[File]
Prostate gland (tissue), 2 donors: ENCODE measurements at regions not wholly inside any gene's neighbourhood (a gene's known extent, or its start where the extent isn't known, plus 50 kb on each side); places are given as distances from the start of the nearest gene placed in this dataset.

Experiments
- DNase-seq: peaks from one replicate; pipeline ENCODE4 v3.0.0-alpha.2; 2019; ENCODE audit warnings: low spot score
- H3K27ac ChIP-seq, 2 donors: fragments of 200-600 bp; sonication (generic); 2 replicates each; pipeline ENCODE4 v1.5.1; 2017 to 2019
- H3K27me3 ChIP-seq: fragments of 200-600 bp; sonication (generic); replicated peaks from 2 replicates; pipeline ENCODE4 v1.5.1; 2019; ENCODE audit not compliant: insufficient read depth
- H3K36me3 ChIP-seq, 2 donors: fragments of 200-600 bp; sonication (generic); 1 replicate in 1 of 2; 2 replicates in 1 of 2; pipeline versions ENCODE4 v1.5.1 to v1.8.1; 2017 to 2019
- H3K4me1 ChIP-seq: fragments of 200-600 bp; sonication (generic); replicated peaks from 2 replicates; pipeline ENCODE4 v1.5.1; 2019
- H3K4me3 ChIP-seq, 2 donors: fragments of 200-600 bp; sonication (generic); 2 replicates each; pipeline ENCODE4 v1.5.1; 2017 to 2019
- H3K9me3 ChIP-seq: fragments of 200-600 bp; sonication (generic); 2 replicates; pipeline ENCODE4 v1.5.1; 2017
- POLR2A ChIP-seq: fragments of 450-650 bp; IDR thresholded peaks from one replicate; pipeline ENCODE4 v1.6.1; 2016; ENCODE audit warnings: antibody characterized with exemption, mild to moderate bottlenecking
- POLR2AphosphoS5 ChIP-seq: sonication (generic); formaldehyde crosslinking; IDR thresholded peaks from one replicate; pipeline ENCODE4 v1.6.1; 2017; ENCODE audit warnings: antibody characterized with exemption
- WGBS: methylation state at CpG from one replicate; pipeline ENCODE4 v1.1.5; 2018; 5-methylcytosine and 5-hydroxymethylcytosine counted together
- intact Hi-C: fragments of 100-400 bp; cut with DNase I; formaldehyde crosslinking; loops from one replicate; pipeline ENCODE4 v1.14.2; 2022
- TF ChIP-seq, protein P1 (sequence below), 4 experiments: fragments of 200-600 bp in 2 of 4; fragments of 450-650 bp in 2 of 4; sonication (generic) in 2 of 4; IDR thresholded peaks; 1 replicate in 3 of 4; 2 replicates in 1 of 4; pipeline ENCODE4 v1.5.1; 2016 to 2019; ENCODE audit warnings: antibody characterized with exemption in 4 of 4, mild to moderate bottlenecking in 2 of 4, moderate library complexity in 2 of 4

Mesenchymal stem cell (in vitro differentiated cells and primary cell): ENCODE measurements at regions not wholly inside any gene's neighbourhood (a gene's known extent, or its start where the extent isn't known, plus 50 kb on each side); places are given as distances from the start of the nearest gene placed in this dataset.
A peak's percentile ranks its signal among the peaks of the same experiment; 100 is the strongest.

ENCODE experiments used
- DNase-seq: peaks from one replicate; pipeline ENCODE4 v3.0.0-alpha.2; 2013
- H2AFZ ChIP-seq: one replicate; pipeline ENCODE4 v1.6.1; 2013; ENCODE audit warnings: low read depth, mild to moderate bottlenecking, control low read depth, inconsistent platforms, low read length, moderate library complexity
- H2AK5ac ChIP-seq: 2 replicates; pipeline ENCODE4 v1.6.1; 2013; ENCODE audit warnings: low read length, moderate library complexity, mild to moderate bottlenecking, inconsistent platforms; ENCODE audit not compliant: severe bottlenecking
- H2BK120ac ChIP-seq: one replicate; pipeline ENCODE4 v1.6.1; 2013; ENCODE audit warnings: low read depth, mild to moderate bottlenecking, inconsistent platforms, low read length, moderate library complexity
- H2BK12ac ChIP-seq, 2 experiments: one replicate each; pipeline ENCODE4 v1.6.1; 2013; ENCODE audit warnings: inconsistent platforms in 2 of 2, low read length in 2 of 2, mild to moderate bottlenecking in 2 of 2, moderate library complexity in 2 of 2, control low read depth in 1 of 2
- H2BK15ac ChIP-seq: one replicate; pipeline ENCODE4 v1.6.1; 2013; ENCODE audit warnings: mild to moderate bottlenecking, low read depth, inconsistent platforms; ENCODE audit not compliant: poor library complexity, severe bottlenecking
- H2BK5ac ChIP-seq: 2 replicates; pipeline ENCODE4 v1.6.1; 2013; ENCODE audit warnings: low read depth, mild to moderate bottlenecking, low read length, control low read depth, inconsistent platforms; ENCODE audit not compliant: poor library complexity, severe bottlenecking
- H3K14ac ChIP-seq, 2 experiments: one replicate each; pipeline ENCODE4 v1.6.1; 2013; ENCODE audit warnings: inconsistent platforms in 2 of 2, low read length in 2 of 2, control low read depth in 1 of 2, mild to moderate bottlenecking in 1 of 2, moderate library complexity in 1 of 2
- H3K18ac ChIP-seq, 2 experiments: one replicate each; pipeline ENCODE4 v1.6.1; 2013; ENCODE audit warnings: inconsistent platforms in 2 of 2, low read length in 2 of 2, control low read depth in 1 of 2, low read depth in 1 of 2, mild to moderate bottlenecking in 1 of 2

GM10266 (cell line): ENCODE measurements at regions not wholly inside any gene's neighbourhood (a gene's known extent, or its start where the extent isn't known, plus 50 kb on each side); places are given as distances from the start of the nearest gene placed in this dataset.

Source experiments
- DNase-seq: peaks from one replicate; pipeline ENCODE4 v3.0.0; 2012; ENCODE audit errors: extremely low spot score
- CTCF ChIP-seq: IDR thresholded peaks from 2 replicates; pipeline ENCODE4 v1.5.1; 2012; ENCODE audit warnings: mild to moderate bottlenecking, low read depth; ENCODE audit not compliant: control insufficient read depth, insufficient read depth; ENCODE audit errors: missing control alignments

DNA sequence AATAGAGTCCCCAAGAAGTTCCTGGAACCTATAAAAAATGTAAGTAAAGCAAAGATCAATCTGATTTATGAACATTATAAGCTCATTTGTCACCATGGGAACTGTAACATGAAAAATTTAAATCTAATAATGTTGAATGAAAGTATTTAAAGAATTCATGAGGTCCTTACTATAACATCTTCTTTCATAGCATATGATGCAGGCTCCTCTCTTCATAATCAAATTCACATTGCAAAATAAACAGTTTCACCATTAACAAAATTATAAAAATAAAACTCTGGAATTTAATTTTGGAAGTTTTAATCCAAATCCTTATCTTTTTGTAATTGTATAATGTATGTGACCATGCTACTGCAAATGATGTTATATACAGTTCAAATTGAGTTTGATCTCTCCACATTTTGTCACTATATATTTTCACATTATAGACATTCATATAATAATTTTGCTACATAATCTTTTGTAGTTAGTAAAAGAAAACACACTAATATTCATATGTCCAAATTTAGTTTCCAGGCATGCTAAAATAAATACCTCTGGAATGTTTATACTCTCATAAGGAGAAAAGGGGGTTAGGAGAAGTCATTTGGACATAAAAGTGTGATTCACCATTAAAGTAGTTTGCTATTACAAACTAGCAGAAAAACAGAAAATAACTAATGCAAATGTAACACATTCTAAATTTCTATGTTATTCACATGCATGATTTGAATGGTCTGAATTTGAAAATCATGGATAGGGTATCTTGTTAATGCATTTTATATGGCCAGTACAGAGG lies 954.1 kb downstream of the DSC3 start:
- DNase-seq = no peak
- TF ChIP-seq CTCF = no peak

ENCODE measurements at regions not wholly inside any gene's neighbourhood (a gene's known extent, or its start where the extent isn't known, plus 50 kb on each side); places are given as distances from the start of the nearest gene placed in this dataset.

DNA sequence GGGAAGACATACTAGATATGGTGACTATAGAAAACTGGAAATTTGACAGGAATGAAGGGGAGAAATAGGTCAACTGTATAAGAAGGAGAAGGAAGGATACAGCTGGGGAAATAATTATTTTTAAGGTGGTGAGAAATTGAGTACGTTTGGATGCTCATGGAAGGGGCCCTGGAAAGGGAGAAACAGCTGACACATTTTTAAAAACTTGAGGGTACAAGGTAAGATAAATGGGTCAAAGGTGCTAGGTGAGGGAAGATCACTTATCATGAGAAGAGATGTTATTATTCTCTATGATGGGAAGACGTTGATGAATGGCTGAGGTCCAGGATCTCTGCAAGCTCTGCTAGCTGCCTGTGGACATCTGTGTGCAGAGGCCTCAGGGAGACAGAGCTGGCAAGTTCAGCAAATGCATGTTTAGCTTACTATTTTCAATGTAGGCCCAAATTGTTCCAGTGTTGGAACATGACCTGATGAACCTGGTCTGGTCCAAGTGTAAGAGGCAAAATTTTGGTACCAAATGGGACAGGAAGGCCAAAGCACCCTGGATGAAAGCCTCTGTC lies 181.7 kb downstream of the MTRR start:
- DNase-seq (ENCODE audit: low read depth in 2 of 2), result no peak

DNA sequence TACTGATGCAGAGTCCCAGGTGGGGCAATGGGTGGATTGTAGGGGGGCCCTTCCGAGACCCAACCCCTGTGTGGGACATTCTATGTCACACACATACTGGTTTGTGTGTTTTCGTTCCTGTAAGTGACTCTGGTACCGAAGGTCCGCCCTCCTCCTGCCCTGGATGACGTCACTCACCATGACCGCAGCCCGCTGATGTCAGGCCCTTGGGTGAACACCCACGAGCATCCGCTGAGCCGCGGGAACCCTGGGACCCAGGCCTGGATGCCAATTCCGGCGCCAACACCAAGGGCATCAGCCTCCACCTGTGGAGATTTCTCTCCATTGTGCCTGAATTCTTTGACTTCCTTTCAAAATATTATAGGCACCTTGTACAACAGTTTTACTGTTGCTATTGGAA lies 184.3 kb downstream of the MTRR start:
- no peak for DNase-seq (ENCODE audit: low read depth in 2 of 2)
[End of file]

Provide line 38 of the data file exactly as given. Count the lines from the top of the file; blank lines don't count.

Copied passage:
- no peak for DNase-seq (ENCODE audit: low read depth in 2 of 2)